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Cramer reminded viewers the markets are made up of traders and investors. Traders, he said, look for catalysts like a potential upside earnings report, then sell their positions after the catalyst has occurred, whether or not they were correct. Investors, on the other hand, look at the big picture and focus on longer-term decision making.
But Cramer said that missing estimates isn't a big deal for Google as it's one of the few companies that doesn't offer its own guidance. That means the estimates it "missed" were merely analysts' best guesses.
What is important, however, is that Google trades for just 17 times earnings, but has a 19% growth rate, making it very inexpensive, and even more so with today's short-term sell off. Investors should be seizing this opportunity, he said, to start or add to their positions.
The same applies to IBM (IBM), another AAP holding, Cramer continued, and another company that missed estimates and was sold off by traders. Cramer said one man's trash is indeed another man's treasure and IBM is now a diamond in the rough for those investors with a little patience.
Executive Decision: Nick Pinchuk
For his "Executive Decision" segment, Cramer sat down with Nick Pinchuk, chairman, president and CEO of Snap-on Tools (SNA), which just delivered an eight-cents-a-share earnings beat on better-than-expected revenue. Shares of Snap-on are up 23% since Cramer last spoke with Pinchuk in July.
Pinchuk said he thinks of Snap-on as a technology company, one that is constantly innovating. The company has learned that many of its automotive tools translate well into other industries, like aerospace. He said Snap-on's new smart toolbox is alerting airplane mechanics when tools are missing and may have been left inside an engine, for example.
Pinchuk was also bullish on Europe, with sales in France, Germany and Spain all on the rebound. During the recession, Pinchuk said he had faith that growth would return; instead of shuttering production, he focused on efficiency, a decision that's paying off big now.
When asked about China, Pinchuk explained that unlike the U.S., where cars on the road average 11.5 years old, in China they're mostly new, meaning the repair wave is only just beginning.
Finally, Pinchuk touted the oil and gas industry as another area of growth. He said Snap-on is making tools that no one else makes for that growing sector of our economy.
Cramer said he remains a big fan of Snap-on.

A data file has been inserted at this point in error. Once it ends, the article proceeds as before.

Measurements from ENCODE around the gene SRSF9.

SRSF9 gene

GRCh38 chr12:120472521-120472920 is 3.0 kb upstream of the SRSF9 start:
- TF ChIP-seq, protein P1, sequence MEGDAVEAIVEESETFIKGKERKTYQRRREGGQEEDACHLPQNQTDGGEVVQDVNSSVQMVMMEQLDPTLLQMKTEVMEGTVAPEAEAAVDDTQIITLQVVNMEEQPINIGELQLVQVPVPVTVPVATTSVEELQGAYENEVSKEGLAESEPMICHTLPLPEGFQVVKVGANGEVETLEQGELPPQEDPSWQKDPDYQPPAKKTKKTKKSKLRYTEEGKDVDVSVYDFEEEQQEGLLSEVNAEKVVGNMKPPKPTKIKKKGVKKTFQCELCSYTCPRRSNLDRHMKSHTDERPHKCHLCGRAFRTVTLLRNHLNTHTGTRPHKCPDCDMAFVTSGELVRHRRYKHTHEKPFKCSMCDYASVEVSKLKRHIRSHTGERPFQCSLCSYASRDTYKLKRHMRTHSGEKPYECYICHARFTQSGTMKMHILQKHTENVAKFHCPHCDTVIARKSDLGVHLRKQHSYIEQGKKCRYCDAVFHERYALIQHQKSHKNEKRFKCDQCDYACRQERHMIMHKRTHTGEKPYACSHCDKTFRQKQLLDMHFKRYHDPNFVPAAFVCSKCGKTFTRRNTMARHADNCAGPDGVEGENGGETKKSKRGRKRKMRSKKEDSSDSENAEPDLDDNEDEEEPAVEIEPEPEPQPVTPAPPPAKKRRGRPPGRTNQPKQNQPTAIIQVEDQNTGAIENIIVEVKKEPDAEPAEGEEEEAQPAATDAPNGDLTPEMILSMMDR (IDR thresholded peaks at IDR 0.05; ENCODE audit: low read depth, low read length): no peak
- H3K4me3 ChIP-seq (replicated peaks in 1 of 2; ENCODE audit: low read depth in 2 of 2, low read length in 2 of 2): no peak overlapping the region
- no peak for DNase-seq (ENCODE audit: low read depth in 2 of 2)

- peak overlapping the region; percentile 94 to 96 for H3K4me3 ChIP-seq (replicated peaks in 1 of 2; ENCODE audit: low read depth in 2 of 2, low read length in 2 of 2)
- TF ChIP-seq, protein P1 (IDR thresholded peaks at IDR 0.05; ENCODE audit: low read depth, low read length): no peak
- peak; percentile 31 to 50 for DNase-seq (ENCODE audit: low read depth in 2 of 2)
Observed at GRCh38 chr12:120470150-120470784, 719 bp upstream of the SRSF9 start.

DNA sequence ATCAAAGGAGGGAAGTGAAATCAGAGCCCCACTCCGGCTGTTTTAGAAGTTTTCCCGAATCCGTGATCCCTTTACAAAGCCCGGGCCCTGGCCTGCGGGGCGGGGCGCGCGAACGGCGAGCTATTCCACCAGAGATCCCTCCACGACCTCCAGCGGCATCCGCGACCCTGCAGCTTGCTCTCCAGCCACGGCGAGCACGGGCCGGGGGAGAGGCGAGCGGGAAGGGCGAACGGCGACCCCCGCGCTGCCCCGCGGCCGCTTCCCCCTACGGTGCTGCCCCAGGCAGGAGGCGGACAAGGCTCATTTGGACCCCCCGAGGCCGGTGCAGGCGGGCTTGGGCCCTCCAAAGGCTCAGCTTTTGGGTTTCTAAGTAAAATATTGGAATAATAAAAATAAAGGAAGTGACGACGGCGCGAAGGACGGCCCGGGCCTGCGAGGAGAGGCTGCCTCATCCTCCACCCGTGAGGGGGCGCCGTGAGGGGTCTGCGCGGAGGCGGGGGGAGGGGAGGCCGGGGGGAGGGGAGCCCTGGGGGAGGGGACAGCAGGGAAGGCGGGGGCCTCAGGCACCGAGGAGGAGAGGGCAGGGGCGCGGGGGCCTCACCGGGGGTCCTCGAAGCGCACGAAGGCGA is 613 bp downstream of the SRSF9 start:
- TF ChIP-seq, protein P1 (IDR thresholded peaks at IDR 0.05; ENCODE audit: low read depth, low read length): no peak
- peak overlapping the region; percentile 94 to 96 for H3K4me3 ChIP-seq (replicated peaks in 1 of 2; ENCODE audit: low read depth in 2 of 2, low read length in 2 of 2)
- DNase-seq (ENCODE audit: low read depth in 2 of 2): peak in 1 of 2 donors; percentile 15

Executive Decision: John McAvoy
In his second "Executive Decision" segment, Cramer sat down with John McAvoy, president and CEO of Consolidated Edison (ED), the New York-based utility with a 4.5% dividend yield.
McAvoy said he's probably the only CEO who will ever come out and encourage people to use less of his company's product, but that's exactly what ConEd is doing with many new "smart technology" initiatives. He showed off new smart wifi thermostats and smart air conditioning controllers specifically made for window units, both of which help customers use less energy.
When asked about solar energy, McAvoy said ConEd wants customers to make any energy choices they want; while Con Ed is not yet in the solar installation market, it will help customers tie their solar systems into ConEd's network. ConEd currently has 400 megawatts of of solar-generated capacity on its grid.
Turning to the issue of an aging infrastructure, McAvoy said ConEd has an aggressive renewal program that invests $2.5 billion a year into upgrading infrastructure. He said ConEd also upgrades about 800 to 1,000 buildings a year from costly oil heat to cleaner and more efficient natural gas systems.
Cramer said investors looking for both consistency and yield should have ConEd in their portfolios.
Celebrating the 25th anniversary of CNBC, Cramer took a moment to talk about how business has changed over the past 25 years, and what it has meant to him to be a part of it.
Cramer said when CNBC first started he was skeptical the new network would ever work. Back then, he said, the notion of having a TV in your office and watching TV while you worked was ludicrous. But business news was very limited back then, and CNBC soon proved its worth and gained traction.
Cramer credited the late CNBC anchor Mark Haines with finally getting him to appear as a guest host on "Squawk Box," an event which forever cemented Cramer as a fixture on the network. Gone were the days of waiting for tomorrow's newspaper for today's news, he said, CNBC broke stories in realtime.
Cramer said he's proud of what CNBC has accomplished over its first 25 years. He said every day the network aims to teach, educate and hold people accountable. Nowadays, if you're working on Wall Street, you'd get fired for NOT watching CNBC.
Executive Decision: Beth Mooney
In his third "Executive Decision" segment, Cramer spoke with Beth Mooney, chairman and CEO of KeyCorp (KEY), which just turned in a two-cents-a-share earnings beat on a 4% rise in loan growth.
Mooney said commercial lending was especially strong in the quarter, up 9%, as Key wins business across the board. She said energy, health care and technology were all big sectors for Key, and the strength was seen across its geographic footprint. Mooney also noted a lot of the natural gas and shale boom is "right in their back yard."
When asked about interest rates, Mooney explained that any rise in rates will be great for banks, but much of Key's success stems from "back to basics" lending that focuses on strong FICO scores and low loan-to-value metrics.
Mooney also touted Key's ability to return capital to shareholders as one of the key reasons investors love their bank.
Cramer reiterated his recommendation of KeyCorp.
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-- Written by Scott Rutt in Washington, D.C.
To email Scott about this article, click here: Scott Rutt